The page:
Who can see my will after I die?

Is My Will a Private Document?

When dealing with the administration of your your estate after your death. Your executors will have a number of tasks to undertake in order to administer your estate, before they can carry out the instructions contained in your Will.

Amongst these is the process which involves applying for a Grant of Probate to The Probate Registry if you left a Will.

Once this has been granted your Will becomes a public document and can be viewed by any member of the public for a small fee.

The only exception is if your estate is very small, and no property is involved. Then Probate may not be necessary and since no application is made to The Probate Registry. In these circumstances your Will remains private.

 

Is a Letter of Wishes private?

A letter of wishes is a document that accompanies your Will. Unlike your Will it is not legally binding. It can be used to guide the executors in relation to how you would like them to exercise their powers. It remains a private document and so normally contains more detail about private matters. Common examples of what is included in a Letter of Wishes include:

  • Explanations about why certain family members are excluded from the will.
  • Detailed funeral wishes.
  • Your wishes on how you would like your children to be raised. Possibly details about education, religious beliefs, travel etc.
  • Detailed instructions about how you may want personal possessions such as watches, jewellery and photos distributed.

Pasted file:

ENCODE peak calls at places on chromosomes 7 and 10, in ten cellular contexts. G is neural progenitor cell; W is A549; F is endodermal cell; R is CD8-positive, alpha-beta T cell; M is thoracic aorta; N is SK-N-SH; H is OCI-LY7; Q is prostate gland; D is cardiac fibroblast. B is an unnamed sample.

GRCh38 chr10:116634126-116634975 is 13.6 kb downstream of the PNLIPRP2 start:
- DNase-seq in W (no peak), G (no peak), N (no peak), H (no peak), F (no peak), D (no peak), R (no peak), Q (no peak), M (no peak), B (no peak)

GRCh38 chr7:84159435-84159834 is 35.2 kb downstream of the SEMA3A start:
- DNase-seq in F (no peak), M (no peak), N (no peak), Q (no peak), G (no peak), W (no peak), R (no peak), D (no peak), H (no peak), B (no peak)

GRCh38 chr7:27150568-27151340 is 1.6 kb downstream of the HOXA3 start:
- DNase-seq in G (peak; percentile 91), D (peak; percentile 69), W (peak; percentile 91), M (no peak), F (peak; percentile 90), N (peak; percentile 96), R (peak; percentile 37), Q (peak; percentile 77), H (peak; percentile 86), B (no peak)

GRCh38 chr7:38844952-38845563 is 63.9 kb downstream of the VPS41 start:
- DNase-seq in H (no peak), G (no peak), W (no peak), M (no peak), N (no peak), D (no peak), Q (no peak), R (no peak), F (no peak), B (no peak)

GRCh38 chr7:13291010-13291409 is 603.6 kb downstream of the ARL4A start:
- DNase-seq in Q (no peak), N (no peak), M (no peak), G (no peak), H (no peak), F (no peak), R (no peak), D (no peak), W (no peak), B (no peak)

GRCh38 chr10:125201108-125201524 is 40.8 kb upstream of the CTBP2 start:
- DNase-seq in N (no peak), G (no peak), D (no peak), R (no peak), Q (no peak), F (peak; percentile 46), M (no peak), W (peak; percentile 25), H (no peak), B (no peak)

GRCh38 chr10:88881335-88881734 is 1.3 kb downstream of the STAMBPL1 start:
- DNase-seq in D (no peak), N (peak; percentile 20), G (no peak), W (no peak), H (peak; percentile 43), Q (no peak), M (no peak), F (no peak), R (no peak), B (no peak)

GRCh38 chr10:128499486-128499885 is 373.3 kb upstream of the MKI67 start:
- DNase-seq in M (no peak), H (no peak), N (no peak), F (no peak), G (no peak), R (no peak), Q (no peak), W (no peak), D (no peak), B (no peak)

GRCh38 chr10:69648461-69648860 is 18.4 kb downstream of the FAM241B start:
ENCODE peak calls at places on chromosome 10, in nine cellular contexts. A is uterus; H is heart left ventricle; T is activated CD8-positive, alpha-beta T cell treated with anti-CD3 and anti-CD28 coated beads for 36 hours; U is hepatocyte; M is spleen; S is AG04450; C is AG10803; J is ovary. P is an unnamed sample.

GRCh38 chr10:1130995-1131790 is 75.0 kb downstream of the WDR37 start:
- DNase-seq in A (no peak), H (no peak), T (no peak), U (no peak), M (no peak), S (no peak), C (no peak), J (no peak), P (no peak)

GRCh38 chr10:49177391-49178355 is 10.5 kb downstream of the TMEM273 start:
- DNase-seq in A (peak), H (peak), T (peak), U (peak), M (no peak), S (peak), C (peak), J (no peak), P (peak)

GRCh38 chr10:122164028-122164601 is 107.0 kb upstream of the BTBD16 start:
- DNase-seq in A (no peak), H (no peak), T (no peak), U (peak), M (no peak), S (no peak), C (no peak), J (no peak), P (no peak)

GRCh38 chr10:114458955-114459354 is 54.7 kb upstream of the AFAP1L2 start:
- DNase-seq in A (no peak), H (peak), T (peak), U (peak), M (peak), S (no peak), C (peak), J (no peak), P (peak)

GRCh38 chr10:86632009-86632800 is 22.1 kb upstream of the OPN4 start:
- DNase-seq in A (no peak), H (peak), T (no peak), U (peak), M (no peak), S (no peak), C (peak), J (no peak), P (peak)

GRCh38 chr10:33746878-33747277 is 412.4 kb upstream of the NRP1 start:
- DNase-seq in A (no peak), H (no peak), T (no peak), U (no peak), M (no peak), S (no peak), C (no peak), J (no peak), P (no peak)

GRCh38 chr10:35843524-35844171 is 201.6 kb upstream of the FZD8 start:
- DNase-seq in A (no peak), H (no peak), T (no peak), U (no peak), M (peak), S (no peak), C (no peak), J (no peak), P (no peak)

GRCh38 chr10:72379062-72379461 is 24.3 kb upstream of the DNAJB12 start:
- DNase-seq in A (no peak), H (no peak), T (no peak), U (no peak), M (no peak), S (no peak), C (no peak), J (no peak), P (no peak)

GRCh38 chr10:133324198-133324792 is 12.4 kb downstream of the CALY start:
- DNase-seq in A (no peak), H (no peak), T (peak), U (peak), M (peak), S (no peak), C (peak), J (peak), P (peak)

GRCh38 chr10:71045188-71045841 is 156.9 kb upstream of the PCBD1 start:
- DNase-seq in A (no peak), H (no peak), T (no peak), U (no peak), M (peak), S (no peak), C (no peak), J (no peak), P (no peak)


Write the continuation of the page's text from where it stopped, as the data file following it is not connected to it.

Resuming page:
• Who should be told about your death.

 

What about the Royal Family?

In contrast following the recent death this year of Prince Philip it has been stated that his Will is to remain private and sealed for the next 90 years from the date of Probate to protect the Queen`s “Dignity”.

Therefore, in relation to the Royal family it is standard convention that upon their death their Will is sealed and is kept private.

 

For advice on Wills, Letters of Wishes, Estate administration and tax planning please contact us.

DISCLAIMER

The information provided is of a general nature. It is not a substitute for specific advice in your own circumstances. You are recommended to obtain specific professional advice from an appropriate professional before you take any action or refrain from action. Whilst we endeavour to use reasonable efforts to furnish accurate, complete, reliable, error free and up-to-date information, we do not warrant that it is such. We and our associates disclaim all warranties. The information can only provide an overview of the regulations in force at the date of publication, and no action should be taken without consulting the detailed legislation or seeking professional advice.

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